Three Things We Love About State Street’s New Initiative to Create 1,000 Jobs for Area Youth
One of our biggest corporate partners took a bold step last week to help more Boston youth stay in school and on track to graduate with options for a successful future. State Street Corporation announced a new initiative that deserves accolades not only because of the cause, but because of the best practices in corporate giving and service delivery that they’ve embedded in their efforts.
State Street announced a $20 million, four-year initiative aimed at placing 1,000 young people in jobs. Five proven organizations will receive one million dollars each per year for the next four years. We love this new initiative for three reasons:
1) Embrace multi-year funding. State Street is making a four-year commitment to each of the five organizations. We know this is critical to community-based organizations; our partner agencies report they highly value the multi-year commitments we have been providing to them since 2008. While the benefits to this approach from a budgetary perspective are obvious, multi-year commitments also signal to the agencies that the funder understands that sustainable change on complex, entrenched issues such as reducing homelessness or closing the achievement gap takes time. Providing community organizations with the resources they need over 3-5 years through a multi-year commitment allows them to spend more of their time on implementing their effective programming and less time on fundraising for the programs themselves.
2) Community-based organizations need more than funding. State Street’s new approach goes beyond dollars – they will also be providing volunteers and technical, skill-based support to their five partners. Nonprofits are thirsty for professional development and for skilled volunteers who are willing to lend their skills. State Street is making its mark in this arena in other ways, too. For the past year, State Street and United Way have partnered to provide technical assistance to 16 agencies that help economically disadvantaged youth and adults acquire skills and credentials they need to succeed in school and employment. The goal of the partnership is to improve these agencies’ ability to monitor performance, to use data to inform strategy, and, ultimately, to achieve positive results for local youth and adults.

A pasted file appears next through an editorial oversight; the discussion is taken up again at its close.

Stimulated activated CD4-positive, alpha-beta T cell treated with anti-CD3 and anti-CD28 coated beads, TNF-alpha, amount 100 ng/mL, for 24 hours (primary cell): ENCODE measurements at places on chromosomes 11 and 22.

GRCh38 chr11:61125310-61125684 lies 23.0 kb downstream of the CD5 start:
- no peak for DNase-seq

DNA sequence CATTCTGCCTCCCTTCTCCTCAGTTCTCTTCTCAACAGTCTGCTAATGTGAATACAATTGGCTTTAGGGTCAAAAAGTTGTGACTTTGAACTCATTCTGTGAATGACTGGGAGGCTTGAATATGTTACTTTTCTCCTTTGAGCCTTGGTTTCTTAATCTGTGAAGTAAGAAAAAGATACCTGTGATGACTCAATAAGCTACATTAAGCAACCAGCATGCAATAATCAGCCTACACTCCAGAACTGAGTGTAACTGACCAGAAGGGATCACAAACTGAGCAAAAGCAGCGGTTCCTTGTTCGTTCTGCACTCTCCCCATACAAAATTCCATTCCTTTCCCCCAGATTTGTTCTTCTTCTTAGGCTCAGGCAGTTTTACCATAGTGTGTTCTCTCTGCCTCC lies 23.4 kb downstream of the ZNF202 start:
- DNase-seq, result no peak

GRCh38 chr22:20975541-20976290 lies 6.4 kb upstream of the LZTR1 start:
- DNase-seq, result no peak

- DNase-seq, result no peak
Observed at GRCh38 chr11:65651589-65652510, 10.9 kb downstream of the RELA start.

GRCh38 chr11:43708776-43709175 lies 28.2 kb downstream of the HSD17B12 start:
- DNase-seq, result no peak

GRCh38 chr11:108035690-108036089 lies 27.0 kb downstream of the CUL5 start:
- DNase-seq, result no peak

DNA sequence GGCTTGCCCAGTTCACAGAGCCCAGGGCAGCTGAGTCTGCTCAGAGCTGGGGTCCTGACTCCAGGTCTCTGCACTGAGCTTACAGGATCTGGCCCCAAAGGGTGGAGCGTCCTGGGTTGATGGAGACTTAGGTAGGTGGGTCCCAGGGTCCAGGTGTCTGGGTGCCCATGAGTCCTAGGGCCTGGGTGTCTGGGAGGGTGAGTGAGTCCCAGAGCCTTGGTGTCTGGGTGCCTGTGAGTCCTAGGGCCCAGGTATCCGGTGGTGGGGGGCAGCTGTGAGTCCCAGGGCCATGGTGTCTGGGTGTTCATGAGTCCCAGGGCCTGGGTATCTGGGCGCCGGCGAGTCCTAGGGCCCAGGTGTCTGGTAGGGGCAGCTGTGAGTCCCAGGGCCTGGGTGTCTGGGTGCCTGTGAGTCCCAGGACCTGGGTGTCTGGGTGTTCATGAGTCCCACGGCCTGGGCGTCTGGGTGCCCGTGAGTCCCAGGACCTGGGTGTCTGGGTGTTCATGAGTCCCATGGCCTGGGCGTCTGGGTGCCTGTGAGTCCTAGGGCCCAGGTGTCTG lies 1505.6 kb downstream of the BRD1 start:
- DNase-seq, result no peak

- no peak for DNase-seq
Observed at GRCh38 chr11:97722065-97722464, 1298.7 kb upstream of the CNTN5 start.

3) Complex issues require a comprehensive focus. State Street isn’t just creating jobs for youth, they are investing in a pipeline that will take young people through high school and college graduation and onto meaningful employment. The work and support needed to nurture and develop 1,000 young people who are ready to work can’t start when they are 21. Ensuring success in high school starts with ensuring school readiness. And a child’s ability to succeed in school is profoundly influenced by his or her family’s economic situation and whether or not he or she has safe, secure housing.
State Street’s ambitious new effort also promises to benefit its current employees, providing them with opportunities to develop their own skills as Board members or by volunteering with the five nonprofit partners. This is the secret sauce that makes philanthropy real – the ability to roll up your sleeves and contribute as an individual in a way that is meaningful to you. That makes the passion of the architects of the effort contagious and enlists even more champions of the cause. Add that to seeing the impact you and your employer are making in the lives of real young people, and you have a winning combination for all.